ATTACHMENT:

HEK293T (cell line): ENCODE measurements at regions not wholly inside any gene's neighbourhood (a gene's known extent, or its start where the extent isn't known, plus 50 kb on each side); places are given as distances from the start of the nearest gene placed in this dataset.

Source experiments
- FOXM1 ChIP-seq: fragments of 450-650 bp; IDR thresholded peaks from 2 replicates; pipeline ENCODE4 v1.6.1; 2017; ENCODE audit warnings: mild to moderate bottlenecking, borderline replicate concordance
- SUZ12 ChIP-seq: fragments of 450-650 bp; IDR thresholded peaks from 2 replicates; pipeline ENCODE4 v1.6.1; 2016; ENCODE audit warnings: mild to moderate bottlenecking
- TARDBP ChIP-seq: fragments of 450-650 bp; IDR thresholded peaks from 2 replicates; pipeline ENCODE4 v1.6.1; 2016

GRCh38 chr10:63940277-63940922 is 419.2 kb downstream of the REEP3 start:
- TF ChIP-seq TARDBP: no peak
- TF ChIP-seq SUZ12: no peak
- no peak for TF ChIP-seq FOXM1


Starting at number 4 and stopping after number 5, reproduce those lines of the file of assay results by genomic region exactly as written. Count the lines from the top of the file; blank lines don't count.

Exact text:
- SUZ12 ChIP-seq: fragments of 450-650 bp; IDR thresholded peaks from 2 replicates; pipeline ENCODE4 v1.6.1; 2016; ENCODE audit warnings: mild to moderate bottlenecking
- TARDBP ChIP-seq: fragments of 450-650 bp; IDR thresholded peaks from 2 replicates; pipeline ENCODE4 v1.6.1; 2016